Judging the break on his two seamer isn't the only progress Oliveros has made this season. At the start of the season you knew a fastball was coming, his curve was used so rarely it was hardly a worry. Even when he would throw his curve he couldn't find the zone so it was an easy pitch to take. "It is getting better, I [have] more trust with my breaking pitch this year, [I'm} trying to keep it low," evaluated Oliveros on his curves progress.

His curve has always had decent depth but it would usually bounce before the batter would have a chance to swing. When it wouldn't have to be blocked it would be hit hard since it would be left up in the zone.

He now has another weapon to use to keep batters on their toes. Oliveros is starting to find the confidence in his curve that he didn't have before. "In most situations like one ball zero strike [I will throw it]" he said. Now that he has an off speed pitch he can throw for strikes he is that much more dominant.

His curve is what makes the difference in Coleman's eyes. "It's much better. He's getting to the point where he understands what he has to do to compete," said Coleman on utilizing his curve in the game. With his general control of his pitches improved, Oliveros can now focus on refining the little things.

The advice Oliveros would give the next crop of Tigers international free agents would be. "You have to keep working every day and throw a lot of strikes and down." He is trying to follow his own advice now since piitching down is the next step Oliveros has to take.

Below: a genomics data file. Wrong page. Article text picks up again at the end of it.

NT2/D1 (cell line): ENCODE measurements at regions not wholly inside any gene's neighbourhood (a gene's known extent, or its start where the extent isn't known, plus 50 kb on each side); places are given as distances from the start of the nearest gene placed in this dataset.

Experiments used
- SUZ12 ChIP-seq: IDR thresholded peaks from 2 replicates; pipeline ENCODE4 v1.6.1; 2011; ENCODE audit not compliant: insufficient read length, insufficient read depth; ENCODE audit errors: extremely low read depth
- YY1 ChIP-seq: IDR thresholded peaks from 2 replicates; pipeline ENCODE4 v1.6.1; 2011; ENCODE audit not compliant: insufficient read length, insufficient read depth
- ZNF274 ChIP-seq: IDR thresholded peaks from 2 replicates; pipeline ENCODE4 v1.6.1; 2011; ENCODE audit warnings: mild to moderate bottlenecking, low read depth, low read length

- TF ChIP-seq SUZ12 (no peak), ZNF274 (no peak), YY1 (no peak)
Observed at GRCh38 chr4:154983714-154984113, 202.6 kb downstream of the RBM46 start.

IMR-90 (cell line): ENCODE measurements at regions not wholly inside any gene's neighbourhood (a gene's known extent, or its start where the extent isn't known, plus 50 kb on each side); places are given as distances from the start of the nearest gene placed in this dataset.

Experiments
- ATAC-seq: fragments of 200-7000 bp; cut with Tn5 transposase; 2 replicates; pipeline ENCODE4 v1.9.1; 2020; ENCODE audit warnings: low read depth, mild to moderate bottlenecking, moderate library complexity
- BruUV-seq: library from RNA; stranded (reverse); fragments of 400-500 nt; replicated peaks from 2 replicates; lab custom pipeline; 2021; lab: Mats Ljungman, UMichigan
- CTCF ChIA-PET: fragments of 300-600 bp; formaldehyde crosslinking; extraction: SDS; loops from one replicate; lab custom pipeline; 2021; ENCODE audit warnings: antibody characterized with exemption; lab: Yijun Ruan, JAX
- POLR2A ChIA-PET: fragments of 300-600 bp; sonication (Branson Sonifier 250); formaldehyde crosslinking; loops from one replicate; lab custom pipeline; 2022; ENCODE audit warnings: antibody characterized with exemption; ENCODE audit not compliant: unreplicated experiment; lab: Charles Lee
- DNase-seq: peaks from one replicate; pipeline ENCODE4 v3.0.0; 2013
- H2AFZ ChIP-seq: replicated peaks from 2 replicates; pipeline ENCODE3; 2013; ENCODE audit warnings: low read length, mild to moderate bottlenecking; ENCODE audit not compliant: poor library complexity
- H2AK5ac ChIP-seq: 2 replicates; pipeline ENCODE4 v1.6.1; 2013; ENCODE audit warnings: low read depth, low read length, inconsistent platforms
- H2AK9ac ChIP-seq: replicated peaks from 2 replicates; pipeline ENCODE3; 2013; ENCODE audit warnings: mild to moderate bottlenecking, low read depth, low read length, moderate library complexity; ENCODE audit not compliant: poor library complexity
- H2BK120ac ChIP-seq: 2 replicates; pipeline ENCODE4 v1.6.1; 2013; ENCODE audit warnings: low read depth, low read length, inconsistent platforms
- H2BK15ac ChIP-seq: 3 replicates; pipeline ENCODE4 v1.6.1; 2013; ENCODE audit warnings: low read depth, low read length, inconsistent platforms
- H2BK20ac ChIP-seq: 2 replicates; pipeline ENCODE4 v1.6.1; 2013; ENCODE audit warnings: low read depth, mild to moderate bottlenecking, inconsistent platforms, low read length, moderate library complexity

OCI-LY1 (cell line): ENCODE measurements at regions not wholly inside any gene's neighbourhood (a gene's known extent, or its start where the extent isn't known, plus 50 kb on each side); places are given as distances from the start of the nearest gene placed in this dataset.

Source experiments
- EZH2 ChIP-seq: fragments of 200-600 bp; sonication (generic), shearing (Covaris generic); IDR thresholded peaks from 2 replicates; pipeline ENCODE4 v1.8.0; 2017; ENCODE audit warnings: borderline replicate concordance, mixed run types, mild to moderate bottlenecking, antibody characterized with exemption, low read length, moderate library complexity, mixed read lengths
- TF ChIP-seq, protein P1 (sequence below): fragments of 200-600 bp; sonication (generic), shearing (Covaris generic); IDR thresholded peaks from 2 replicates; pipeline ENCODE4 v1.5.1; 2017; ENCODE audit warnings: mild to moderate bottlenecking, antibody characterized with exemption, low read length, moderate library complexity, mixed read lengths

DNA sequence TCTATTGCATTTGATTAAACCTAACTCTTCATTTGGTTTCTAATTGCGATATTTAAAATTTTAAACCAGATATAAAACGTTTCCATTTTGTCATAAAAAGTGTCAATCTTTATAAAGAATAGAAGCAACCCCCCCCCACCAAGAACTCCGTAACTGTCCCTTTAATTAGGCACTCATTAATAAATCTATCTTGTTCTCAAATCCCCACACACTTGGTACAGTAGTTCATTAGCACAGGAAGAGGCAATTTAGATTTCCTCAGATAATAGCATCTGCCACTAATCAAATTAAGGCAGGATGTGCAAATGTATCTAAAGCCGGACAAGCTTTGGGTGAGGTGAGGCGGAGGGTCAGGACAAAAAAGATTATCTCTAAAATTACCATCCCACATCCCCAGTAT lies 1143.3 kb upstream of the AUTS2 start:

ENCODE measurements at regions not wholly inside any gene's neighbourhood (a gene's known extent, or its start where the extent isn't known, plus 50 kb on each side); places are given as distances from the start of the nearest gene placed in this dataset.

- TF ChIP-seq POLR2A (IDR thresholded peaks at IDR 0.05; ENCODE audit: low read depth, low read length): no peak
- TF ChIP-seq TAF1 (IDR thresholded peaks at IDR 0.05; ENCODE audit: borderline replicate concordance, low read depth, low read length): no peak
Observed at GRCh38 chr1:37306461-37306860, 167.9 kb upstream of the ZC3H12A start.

In the lower rungs of the minors and abroad you can pitch up with an outstanding fastball and get away with it. Once you matriculate into the higher ranks of baseball, pitching low in the zone becomes a necessity. When asked what the pitching instructors have been working on with him it was easy. "Working on keeping my fastball and my breaking pitch down." Like all pitchers, working low in the zone is going to be the key to his success.

Now with Scott Green on the disabled list, Brett Jacobson changing zip codes and the promotions of Robbie Weinhardt, Jared Gayhart and Brendan Wise, Oliveros is a man on an island. He is finally getting the high leverage innings where the game is on the line. Getting experience in tough outings is exactly what he needs for his progression.

"With Lester it's going to be a more of an experience thing," is what Coleman thinks will help Oliveros's improvement. Coleman added, "He has to keep going out there and pitching in different situations and just learn through experience," by succeeding in key spots will only expedite his progress, and now he finally has the opportunity.

TigsTown ranked Oliveros as the 23rd prospect in the system at the beginning of the season, clearly showing his prospect status in the organization. The question is will this season propel the 21-year old right-hander to the next challenge?

Coleman was hesitant to answer which level Oliveros might end up next season but said, "As an organization he is doing what we want him to do," which is the first task for prospects. However, Coleman continued, "if he has to start here he has to start here, but if he keeps going in the direction that he's going right now there's no reason why he couldn't end up there at some point."

If he can get his fastball down that point may come sooner than later.